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Residents' Rights and Protections Rolled Back in CMS Rules

August 02, 2019

Strong, resident focused regulatory standards are critical to addressing and preventing poor care.  The July 18, 2019 issuance by the Centers for Medicare and Medicaid Services (CMS) proposing rollbacks to the revised nursing home rules published in 2016 and final rules allowing pre-dispute arbitration are steps in the wrong direction.

Proposed Rules: Nursing Facility Requirements

CMS states that the goal of the proposed nursing facility rules (81 Fed. Reg. 34737) is to increase provider flexibility and reduce excessively burdensome regulations.  The agency believes its proposal balances resident safety and quality of care, with regulatory “relief” for facilities.  From Consumer Voice’s initial review, however, reduced standards for resident safety, quality care, and resident’s rights are the price CMS expects residents to pay for less accountability and transparency.

Examples of provisions that CMS is proposing to roll back in the nursing facility requirements include:

  • Reducing the frequency of the Facility Assessment, which is used to determine the resources, such as staff, needed to competently care for its residents, from annually to every 2 years.  
  • Revising the requirement for an evaluation by the attending physician or prescriber if PRN use of Psychotropic Drugs is to be extended beyond 14 days and instead relying on facility policies and procedures to set the circumstances for extending their use.
  • Creates a distinction between a resident’s “general feedback or complaints” and “grievances” as it proposes changes to the Grievance Process by (1) eliminating the designation of a “Grievance Official” in favor of an “individual responsible” for overseeing the grievance process and also eliminating several specific duties that the grievance official had, such as maintaining the confidentiality of all information associated with the grievance, issuing written grievance decisions to the residents, and coordinating with state and federal agencies as necessary; (2) Rolling back the information to be included in a written grievance decision, such as the steps taken to investigate the grievance and whether the grievance was confirmed; and (3) decreasing the length of time from 3 years to 18 months that the facility has to maintain records relating to the grievance.
  • Reducing the amount of time an Infection Preventionist, responsible for overseeing the facility’s infection prevention and control program, is required to be in the facility from “at least part-time” to the very vague “sufficient time.”  
  • Decreasing the qualifications of the food and nutrition services director from certifications in dietary management or food service to 2 or more years in this position or completion of coursework in food safety and management.
  • Eliminating notice to the Long-Term Care Ombudsman of emergency transfers to an acute care setting when return to the facility is expected.
  • Eliminating detailed requirements for the Quality Assurance and Performance Improvement (QAPI) program, including relating to the program’s design and scope, program feedback, data systems, and monitoring, among other things.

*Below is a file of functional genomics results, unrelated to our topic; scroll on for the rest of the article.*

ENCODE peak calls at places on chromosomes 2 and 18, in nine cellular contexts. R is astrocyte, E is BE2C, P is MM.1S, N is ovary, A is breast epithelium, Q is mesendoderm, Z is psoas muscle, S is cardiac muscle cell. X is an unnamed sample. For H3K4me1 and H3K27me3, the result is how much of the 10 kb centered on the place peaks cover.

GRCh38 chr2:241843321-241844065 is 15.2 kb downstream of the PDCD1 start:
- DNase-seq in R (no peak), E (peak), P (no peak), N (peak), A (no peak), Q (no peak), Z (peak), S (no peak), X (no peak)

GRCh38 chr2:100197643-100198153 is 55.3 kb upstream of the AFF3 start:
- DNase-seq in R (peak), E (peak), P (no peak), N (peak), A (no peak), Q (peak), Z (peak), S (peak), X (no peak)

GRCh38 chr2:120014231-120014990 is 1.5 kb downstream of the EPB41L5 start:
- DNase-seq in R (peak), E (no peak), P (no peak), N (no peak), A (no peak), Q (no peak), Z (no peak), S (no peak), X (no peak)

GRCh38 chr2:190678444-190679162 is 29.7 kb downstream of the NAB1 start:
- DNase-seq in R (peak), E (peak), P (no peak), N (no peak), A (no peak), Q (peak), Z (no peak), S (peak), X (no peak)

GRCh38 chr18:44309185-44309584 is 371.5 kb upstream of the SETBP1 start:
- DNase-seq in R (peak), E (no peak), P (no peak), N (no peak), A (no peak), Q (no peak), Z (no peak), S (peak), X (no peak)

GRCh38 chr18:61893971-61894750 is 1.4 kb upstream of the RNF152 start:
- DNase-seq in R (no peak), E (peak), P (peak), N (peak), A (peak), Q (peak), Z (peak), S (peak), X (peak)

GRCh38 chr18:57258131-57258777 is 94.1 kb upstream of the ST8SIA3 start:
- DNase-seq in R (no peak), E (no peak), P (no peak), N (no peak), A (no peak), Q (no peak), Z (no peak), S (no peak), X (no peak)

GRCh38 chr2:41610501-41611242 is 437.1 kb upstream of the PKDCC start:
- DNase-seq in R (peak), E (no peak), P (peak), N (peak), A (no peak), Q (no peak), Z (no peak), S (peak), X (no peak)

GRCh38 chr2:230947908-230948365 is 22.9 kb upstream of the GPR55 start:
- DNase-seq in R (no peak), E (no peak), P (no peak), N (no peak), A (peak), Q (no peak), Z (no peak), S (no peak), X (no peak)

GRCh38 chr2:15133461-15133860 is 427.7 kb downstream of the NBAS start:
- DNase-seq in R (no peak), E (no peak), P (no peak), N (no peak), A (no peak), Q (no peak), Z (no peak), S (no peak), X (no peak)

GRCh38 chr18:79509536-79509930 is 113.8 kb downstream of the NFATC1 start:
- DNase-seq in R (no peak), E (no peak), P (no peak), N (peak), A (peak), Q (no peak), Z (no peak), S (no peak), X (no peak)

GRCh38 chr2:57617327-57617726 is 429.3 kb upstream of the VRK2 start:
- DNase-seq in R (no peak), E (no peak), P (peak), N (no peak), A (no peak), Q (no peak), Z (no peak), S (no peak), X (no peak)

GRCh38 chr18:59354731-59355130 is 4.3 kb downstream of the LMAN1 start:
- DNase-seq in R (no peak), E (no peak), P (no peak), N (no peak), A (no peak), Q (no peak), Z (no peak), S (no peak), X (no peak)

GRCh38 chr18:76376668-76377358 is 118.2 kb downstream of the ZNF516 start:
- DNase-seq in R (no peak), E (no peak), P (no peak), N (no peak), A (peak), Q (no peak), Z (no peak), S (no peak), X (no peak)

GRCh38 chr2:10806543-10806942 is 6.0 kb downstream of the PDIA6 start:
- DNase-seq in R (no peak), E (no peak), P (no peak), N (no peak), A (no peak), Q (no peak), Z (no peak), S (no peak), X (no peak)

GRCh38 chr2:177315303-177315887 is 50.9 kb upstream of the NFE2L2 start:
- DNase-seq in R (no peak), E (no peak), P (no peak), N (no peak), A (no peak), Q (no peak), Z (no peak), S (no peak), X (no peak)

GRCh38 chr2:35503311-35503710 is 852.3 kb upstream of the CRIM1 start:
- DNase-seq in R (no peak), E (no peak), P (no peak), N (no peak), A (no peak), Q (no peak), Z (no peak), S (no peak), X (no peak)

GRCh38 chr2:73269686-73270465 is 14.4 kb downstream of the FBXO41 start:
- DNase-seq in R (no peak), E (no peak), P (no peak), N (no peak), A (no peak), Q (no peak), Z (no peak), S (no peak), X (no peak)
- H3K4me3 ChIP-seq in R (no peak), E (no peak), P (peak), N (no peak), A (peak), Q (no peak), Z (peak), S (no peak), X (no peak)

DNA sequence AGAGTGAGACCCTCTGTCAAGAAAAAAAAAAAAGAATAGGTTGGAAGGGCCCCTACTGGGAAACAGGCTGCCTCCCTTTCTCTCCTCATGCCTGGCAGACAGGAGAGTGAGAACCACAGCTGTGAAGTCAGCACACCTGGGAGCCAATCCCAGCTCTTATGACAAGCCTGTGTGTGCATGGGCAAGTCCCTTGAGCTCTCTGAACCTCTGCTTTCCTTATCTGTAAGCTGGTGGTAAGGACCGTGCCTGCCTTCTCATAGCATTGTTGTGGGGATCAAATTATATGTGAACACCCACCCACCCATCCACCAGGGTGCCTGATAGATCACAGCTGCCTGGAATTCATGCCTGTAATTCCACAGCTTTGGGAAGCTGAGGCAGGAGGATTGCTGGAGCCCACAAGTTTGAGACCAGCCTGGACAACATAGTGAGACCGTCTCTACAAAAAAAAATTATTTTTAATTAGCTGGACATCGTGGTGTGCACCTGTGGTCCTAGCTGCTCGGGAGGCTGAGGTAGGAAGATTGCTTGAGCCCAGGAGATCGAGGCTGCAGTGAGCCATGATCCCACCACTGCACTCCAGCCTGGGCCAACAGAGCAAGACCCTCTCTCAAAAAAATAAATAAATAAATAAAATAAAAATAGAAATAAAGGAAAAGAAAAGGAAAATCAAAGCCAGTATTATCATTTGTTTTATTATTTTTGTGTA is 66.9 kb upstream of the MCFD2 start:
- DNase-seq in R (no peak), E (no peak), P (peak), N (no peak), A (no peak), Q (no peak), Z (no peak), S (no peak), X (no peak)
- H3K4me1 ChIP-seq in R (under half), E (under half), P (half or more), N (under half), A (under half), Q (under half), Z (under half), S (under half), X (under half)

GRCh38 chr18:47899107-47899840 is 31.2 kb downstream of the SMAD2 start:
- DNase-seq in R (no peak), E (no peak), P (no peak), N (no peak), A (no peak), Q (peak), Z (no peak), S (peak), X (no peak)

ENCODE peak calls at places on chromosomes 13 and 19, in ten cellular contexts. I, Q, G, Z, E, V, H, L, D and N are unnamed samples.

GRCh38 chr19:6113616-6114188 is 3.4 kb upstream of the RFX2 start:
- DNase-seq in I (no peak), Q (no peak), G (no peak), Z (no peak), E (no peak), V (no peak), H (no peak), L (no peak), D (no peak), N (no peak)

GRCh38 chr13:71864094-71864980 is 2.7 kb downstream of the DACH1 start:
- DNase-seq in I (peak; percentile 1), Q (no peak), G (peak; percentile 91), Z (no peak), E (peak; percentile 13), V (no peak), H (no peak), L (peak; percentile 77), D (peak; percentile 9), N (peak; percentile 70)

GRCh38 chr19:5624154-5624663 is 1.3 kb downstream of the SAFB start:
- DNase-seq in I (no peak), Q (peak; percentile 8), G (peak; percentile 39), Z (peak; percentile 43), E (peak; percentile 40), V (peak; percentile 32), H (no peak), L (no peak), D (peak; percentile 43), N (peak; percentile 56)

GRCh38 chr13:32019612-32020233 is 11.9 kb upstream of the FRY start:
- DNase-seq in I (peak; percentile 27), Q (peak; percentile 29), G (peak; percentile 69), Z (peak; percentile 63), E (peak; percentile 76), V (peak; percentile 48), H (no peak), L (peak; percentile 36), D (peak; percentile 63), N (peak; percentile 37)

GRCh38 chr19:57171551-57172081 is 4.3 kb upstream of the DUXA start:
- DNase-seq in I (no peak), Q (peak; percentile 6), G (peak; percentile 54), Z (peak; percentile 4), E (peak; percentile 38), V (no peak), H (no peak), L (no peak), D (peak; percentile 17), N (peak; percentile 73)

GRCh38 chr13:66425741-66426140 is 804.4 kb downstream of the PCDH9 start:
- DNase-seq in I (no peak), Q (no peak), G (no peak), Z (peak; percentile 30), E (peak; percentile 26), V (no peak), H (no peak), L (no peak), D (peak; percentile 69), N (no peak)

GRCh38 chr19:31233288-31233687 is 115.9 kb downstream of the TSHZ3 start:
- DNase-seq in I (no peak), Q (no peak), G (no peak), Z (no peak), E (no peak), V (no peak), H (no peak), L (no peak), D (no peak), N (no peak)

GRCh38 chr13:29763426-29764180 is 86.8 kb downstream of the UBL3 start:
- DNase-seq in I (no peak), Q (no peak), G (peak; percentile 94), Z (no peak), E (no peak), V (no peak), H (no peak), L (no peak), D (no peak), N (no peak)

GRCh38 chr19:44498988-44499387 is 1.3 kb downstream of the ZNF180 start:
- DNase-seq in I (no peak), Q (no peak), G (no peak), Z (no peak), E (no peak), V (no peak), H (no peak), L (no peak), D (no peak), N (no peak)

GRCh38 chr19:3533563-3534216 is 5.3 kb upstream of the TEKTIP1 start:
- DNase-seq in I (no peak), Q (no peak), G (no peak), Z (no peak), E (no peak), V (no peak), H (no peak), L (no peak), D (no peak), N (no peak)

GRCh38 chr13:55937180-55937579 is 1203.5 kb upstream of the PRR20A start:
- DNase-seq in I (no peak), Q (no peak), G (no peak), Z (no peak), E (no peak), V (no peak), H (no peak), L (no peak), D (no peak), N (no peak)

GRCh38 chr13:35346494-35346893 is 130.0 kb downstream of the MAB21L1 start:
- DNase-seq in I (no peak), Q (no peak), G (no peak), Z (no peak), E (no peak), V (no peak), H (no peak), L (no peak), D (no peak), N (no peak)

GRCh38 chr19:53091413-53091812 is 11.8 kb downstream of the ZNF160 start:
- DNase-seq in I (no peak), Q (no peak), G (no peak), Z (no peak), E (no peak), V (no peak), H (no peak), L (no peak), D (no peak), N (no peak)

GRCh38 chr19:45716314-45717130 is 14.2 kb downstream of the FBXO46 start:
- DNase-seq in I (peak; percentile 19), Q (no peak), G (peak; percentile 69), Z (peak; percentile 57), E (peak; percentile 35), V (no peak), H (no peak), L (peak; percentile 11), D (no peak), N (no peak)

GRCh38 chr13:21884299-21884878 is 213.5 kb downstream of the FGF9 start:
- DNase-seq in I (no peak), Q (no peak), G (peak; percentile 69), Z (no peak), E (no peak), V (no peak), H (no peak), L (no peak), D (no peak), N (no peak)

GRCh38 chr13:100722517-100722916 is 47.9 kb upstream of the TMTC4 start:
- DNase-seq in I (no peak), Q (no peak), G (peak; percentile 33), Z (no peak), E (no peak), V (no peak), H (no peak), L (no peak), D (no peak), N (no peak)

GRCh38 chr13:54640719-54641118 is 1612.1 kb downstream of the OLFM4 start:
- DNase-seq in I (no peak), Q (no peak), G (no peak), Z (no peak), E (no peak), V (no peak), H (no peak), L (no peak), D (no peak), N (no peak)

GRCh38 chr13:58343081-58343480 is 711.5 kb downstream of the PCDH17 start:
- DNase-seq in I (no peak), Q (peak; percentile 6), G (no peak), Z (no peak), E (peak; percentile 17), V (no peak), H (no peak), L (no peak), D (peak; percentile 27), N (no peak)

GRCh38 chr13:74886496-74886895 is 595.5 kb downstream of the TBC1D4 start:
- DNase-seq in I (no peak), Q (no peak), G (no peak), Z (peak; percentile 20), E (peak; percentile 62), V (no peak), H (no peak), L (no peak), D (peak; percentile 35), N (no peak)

In contrast, however, to the rollbacks for residents, the proposed rules include additional detail that must be included in written record for Informal Dispute Resolution, such as providing the facility with written notification of the independent reviewer’s recommendation and final decision, including a rationale for that decision.  

Comments on these proposed rules are due September 16, 2019.

Consumer Voice will be developing sample comment letters for individuals and groups.  (Don't miss the Action Alert with this information by making sure you are on our emai list.)

Final Rule Allows Pre-Dispute Arbitration Agreements

On the same day, CMS also released a final rule on Long-Term Care Facility Requirements allowing Arbitration Agreements (84 Fed. Reg. 34718).

The final arbitration rule reverses the ban on pre-dispute arbitration agreement mandated in the 2016 rules.  Permitting pre-dispute arbitration places consumers at a disadvantage during the admission process, usually a time of crisis and great stress for individuals and families; binds them to arbitration for any dispute – whether it be a financial issue or abuse or neglect; and strips consumers of their constitutional right to have their dispute heard by a jury. Asking individuals and their families to sign these binding agreements, prior to the advent of any disputes, is inherently unfair to consumers.  
While the new rules permit facilities to ask residents and their representatives to sign arbitration agreements, they may not be required as a condition of admission or continuation of care.  Additionally, the rule requires the facility to ensure the resident or his or her representative understands the agreement, it must provide for an arbitrator and venue that both parties agree to; and includes the right to rescind an agreement within 30 days.    

Even the strongest consumer protections, however, can’t negate the enormous stress consumers and their families feel during the admission process, and the  pressure they will continue to feel to sign such agreements because of fear they still might not be admitted or of consequences on future care if they don’t sign.

It is disappointing that the interests of providers were put over residents in the development of these rules.  

To learn more, register for our webinar on August 8 at 4:00pm ET; or visit the Consumer Voice’s website at www.theconsumervoice.org.

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